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India, what’s that, ask Gulgulias

- Condemned as beggars but completely deprived of government dole

On Sunday, a 28-year-old Indian citizen of Dhanbad district, who’s likely to vote this year, said he did not know the name of his country.

Given a choice between “Hindustan and Pakistan”, the man got rattled and answered: “Nahin baba itna hamko nahi maloom, lekin itna maloom hai isko Dhanbad chhetra boltein hain (I don’t know so much, but I know this area is called Dhanbad).”

Prakash Gulgulia (28), of Baghmara block’s Pandeydih area, 40km from Dhanbad city, isn’t exceptionally ill informed. He is exceptionally disadvantaged.

A rickshaw-puller and father of three, the member of the ‘untouchable’ community of beggars earns around Rs 100 a day but gives Rs 30 as rent to the rickshaw owner. As Rs 70 can’t feed a family of four, his wife Phulkumari and three children go begging.

Prakash was among the 120-odd Gulgulia protesters, including women and children, who had gathered near Randhir Verma Chowk, 50 metres from district headquarters, on Sunday, to seek homes under Rajiv Gandhi Awas Yojana, a central scheme under Jawaharlal Nehru National Urban Renewal Mission (JNNURM).

The protesting Gulgulias, whose mud homes in the Upper Tilha area of Pandeydih degenerated into a pile of slush under the onslaught of Cyclone Phailin in October, are homeless since then.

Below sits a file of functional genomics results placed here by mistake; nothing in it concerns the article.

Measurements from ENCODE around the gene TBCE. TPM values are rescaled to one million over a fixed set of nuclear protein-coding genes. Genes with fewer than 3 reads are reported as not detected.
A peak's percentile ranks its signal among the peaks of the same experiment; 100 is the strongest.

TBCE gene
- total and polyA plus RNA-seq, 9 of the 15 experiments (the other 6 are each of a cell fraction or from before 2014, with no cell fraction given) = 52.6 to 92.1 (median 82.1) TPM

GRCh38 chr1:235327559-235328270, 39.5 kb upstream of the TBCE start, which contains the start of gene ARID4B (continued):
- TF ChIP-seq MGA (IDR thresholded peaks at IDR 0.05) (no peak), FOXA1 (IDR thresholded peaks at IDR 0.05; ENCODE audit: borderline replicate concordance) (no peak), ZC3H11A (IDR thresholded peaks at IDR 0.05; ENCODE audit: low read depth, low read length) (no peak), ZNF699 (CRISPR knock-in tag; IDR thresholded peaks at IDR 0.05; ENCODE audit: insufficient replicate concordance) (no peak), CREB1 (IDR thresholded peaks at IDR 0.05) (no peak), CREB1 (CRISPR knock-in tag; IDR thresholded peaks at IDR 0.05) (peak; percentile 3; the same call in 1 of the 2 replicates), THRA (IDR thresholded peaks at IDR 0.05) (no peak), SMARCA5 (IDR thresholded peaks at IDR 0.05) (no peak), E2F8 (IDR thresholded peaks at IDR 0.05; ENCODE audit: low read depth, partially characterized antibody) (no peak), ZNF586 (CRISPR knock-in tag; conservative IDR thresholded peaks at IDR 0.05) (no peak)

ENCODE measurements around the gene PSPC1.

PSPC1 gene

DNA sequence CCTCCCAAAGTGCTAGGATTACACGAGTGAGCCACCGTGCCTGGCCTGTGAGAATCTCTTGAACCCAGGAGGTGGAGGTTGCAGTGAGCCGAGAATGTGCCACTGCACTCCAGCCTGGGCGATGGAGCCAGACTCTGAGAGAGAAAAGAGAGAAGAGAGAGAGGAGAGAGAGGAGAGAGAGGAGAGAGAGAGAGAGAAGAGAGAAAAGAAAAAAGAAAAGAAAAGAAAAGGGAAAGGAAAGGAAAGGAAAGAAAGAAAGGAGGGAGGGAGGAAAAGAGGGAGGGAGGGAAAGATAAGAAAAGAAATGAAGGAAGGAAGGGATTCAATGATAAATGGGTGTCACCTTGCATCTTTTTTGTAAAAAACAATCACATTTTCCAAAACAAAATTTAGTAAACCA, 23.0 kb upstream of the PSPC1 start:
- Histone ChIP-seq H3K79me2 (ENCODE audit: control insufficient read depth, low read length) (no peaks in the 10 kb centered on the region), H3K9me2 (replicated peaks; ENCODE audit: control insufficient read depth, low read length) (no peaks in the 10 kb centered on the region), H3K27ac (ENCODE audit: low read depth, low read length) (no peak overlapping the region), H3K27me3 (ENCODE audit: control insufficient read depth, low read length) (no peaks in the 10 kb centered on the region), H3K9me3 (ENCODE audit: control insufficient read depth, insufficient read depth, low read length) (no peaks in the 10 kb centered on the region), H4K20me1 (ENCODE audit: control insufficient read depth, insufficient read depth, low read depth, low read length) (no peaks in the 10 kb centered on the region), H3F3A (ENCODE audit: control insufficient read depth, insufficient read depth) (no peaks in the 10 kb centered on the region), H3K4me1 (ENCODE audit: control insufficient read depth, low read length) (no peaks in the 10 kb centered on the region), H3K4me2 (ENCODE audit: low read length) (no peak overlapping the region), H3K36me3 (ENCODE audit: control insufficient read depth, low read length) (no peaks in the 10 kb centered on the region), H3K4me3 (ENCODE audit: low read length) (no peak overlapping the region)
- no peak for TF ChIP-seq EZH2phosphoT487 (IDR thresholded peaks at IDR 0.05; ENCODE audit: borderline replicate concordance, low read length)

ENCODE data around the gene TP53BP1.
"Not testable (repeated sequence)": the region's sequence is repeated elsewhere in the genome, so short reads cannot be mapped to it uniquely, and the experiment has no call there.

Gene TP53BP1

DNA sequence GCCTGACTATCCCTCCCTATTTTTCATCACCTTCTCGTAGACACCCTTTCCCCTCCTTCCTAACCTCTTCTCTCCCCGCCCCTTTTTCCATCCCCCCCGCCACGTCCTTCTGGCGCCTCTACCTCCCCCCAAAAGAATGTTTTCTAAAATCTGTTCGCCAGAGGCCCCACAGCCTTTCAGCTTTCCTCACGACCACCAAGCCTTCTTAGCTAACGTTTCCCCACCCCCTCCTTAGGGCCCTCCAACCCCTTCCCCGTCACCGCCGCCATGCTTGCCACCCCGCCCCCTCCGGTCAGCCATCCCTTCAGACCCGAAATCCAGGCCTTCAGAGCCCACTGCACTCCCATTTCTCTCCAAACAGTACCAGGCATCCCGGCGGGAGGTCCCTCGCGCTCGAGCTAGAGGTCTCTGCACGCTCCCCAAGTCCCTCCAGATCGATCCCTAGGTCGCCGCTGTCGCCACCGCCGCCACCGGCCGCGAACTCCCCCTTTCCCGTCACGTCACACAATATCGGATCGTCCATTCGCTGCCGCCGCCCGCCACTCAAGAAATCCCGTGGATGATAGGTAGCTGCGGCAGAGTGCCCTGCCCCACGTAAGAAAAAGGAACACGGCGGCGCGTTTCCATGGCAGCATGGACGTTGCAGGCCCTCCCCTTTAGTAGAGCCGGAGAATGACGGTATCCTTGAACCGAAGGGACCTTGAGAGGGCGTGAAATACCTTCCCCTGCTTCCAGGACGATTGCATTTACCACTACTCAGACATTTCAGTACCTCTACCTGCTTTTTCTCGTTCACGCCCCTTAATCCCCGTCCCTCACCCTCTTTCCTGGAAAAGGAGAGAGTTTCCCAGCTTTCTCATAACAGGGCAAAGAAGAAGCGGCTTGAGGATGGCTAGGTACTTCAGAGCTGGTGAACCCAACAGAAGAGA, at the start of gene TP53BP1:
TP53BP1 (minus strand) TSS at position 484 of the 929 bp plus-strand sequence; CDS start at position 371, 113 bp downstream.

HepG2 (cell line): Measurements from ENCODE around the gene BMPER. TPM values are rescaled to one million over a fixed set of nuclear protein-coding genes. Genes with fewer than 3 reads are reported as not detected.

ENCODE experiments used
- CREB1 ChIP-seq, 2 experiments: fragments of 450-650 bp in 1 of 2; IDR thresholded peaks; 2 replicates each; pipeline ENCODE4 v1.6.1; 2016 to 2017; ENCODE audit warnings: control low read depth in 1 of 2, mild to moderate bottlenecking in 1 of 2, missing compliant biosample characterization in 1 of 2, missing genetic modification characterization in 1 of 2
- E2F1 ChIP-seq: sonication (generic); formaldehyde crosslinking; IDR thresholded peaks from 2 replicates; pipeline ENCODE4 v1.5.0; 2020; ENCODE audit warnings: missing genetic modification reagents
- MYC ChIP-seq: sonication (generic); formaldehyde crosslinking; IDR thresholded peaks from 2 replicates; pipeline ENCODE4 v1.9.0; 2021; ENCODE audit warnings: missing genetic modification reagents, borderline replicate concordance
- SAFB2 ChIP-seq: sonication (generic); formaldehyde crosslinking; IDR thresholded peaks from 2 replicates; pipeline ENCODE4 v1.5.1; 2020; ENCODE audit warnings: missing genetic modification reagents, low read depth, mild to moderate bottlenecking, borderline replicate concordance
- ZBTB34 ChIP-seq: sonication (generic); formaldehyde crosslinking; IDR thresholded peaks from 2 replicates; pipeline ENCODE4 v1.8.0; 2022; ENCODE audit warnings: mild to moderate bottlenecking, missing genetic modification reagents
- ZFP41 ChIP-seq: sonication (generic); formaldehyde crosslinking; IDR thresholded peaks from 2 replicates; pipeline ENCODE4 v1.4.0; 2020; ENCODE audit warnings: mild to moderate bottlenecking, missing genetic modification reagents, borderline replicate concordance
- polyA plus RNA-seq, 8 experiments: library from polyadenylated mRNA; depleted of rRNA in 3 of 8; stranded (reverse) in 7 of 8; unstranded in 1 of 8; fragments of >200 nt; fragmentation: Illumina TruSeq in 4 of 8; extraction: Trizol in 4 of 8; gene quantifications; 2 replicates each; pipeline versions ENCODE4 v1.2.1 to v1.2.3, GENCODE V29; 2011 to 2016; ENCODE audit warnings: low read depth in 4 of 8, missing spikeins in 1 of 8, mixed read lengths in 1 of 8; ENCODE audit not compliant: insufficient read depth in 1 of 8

They held placards they themselves couldn’t read.

In the course of the conversation, Prakash reveals he hasn’t heard of Gandhi or Vivekananda. No member of his family had ever gone to school.

On why his daughters Rinki (10) and Meena (4) and son Akash (4) don’t go to school, Prakash offers two valid reasons. “Being untouchables, they won’t be allowed to sit with other children. Also, how can they afford to leave begging and go to school?” he asks.

True, he got a voter ID card last year, but he desperately needs BPL, ration and health cards. So do all the others with him.

Prakash’s friend Mohra Gulgulia (35), also at the protest with wife Kukum and five children aged between 12 years and three months, said their seven-member family depends on the income of the eldest child.

Mohra and Kukum’s son Dinesh (12) cycles a rickshaw and earns, like Prakash, around Rs 100 a day, of which Rs 30 goes to the owner. “I can’t work because I am epileptic. I and our other family members beg, but our breadwinner is Dinesh,” he said.

He added they would not leave the city without an assurance from the government on their homes and entitlement to basic welfare schemes.

Anil Pandey, a social activist fighting for the Gulgulias under the aegis of Samast Samarpan Foundation since over four years, who accompanied protesters at Randhir Verma Chowk, said their deprivation was shocking.

“Over 9,000 Gulgulia members live in Singhnagar, Bhuda and Pandeydih in Jharia, Dhanbad and Baghmara blocks, are deprived of basic facilities, including homes, BPL, ration, health and old age pension cards,” he said.

He added their solitary claim to official identity — the voter ID — came after a “prolonged crusade of four years”.

“Tonight, the Gulgulia protesters will stay at Raen Basera made for rickshaw-pullers or under the open sky. Minister Mannan Mallik (also Dhanbad MLA) will meet them on Monday,” Pandey said. “We are hoping for the best.”

How can the great divide between Jharkhand’s haves and have-nots be bridged?

Tell ttkhand@abpmail.com